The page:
Reading Guide: USP Journal Issues for SharePoint Third Tier Developers

I got an email from an aspiring SharePoint professional that wanted to buy all my journals to learn as much as possible. I certainly appreciate the enthusiasm for learning, but honestly, not all the issues are for everyone so just buying them all and reading randomly probably isn’t going to be the best approach.

As such, I wrote him a reading guide so that he can read up in the order that makes sense. Here’s what I wrote:


I have written a blog post (it’s at http://blog.furuknap.net/become-a-sharepoint-professional-key-questions-to-ask-part-1-discipline) as the start of a series that focuses on the path to becoming a SharePoint professional. The first article cover discipline (as in area of skill, not in mental discipline). You may want to read that when it comes out, as it speaks to your aspirations of becoming a subject matter expert.

Based on what you say here, I’m you closest to what we call a third tier developer. A third tier developer is essentially someone who works with Visual Studio to build WSP solutions for SharePoint. I recommend you read up on Marc Anderson’s Middle Tier Manifesto (http://sympmarc.com/2010/04/14/the-middle-tier-manifesto-an-alternative-approach-to-development-with-microsoft-sharepoint/) which will outline the tiers of SharePoint development.

However, practicing a SharePoint development tier isn’t an exclusive thing; most developers at least dabble in other tiers, such as jQuery, SPD Workflows, and so on. That’s fine too.

To get started with the journals, I would recommend that you start with Beginning SharePoint 2010 Development. This will be a good foundation for your further studies, especially because you are reading the journals.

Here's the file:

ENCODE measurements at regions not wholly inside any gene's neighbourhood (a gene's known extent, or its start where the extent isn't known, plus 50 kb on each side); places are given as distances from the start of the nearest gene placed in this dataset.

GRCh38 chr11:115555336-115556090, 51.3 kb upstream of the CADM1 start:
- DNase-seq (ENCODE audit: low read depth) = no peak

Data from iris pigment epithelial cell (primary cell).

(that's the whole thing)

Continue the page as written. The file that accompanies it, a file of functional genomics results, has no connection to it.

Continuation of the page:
Next, I would continue with Developing SharePoint Content Types and SharePoint Web Part Development. Both of these cater to intermediate skills in taxonomy and user interface development, two of the three core skill areas you’ll want to understand.

After than, if you want to continue along the content type path, I recommend first reading Content Types for Business Users (to understand their business impact on taxonomy) and then Advanced Content Type Development, to see some very cool ways of extending SharePoint into areas nobody has so far even dreamed (it’s more about understanding how to extend than any specific scenario).

If you want to continue the user interface path, I’d chill out for a while, because there is a new issue coming (time permitting) called Advanced SharePoint Web Part Development. You may also want to pick up (although this isn’t a USP Journal) my book called Building the SharePoint User Experience. Although written for SharePoint 2007, it goes deeper into how SharePoint works under the hood with respect to building great user experiences.

The last of the three core skill areas for third tier developers is behavior, and I’d recommend you start with SharePoint Designer 2010 Workflows (and maybe even SharePoint Designer 2007 Workflows. They are very different in their approach and both are applicable). If you plan to keep working on SP2010, I would then look at Introducing SharePoint Visual Studio Workflows, but keep in mind that this knowledge is deprecated (meaning it’s going away, not gone) in SP2013.

If you want some light reading in between, you can look to the “Explained” issues to see practical examples of SharePoint development. These are SPCurrentUsers Explained (beginner to immediate), SPTags Explained (advanced), as well as SPThemes and SPSampleData Explained (intermediate).


The full recommendation here is for 11 issues,which makes it a perfect candidate for a 13-issue bundle ($149.50). That way, you’ll have a couple of issues to spare for other stuff, for example the upcoming Advanced Web Part Development, Professional SharePoint Development, or Introducing SharePoint 2013.

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PS: Oh, and in case nobody knows, I’m the author of these journals, so I’m very much affiliated with them 🙂

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Bjørn Furuknap

I previously did SharePoint. These days, I try new things to see where I can find the passion. If you have great ideas, cool projects, or is in general an awesome person, get in touch and we might find out together.

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